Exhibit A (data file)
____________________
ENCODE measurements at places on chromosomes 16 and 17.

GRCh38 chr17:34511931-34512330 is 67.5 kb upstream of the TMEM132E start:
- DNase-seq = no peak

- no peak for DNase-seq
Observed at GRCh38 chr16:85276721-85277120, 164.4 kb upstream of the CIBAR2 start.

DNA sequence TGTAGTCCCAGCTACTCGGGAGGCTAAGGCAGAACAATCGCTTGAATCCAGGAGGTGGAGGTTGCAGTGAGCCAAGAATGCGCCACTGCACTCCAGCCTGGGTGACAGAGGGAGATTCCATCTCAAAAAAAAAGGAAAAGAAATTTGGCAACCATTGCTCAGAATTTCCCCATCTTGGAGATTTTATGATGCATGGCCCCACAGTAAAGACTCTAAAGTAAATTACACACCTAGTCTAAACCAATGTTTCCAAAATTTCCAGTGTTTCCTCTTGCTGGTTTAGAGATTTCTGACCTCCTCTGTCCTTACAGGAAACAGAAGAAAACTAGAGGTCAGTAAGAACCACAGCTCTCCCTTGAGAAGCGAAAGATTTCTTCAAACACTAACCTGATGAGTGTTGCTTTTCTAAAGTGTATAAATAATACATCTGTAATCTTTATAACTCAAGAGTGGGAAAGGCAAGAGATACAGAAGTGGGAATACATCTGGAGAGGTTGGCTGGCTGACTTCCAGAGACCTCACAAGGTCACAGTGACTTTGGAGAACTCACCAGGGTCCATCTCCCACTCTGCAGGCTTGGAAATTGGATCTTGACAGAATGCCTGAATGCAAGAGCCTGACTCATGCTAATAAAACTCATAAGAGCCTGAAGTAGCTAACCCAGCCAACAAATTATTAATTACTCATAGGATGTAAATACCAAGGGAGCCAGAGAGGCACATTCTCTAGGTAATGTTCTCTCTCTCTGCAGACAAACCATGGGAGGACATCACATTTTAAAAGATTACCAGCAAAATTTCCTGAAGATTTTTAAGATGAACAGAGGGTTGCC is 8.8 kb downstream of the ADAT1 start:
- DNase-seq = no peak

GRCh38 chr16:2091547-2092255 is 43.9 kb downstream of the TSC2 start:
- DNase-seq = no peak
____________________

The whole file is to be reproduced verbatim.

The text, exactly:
ENCODE measurements at places on chromosomes 16 and 17.

GRCh38 chr17:34511931-34512330 is 67.5 kb upstream of the TMEM132E start:
- DNase-seq = no peak

- no peak for DNase-seq
Observed at GRCh38 chr16:85276721-85277120, 164.4 kb upstream of the CIBAR2 start.

DNA sequence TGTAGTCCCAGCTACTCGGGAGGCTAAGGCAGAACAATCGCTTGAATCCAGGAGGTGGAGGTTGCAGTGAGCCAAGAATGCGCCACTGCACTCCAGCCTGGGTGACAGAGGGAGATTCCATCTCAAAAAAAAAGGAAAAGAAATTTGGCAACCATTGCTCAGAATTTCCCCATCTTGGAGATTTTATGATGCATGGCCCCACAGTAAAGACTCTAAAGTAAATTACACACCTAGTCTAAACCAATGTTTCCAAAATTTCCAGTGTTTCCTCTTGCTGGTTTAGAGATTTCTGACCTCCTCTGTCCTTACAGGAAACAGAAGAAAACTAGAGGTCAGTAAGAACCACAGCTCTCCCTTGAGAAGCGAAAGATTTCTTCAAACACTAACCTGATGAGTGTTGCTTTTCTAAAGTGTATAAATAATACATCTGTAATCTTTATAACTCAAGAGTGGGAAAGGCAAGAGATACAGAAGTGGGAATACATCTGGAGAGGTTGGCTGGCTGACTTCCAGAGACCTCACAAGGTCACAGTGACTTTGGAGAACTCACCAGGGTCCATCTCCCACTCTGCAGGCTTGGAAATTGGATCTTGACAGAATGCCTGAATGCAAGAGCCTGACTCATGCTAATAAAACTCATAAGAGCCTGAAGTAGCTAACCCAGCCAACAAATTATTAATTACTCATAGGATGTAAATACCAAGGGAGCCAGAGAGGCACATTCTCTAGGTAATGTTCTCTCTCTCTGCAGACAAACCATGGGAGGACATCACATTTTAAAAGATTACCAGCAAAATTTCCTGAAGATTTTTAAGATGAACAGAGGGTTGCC is 8.8 kb downstream of the ADAT1 start:
- DNase-seq = no peak

GRCh38 chr16:2091547-2092255 is 43.9 kb downstream of the TSC2 start:
- DNase-seq = no peak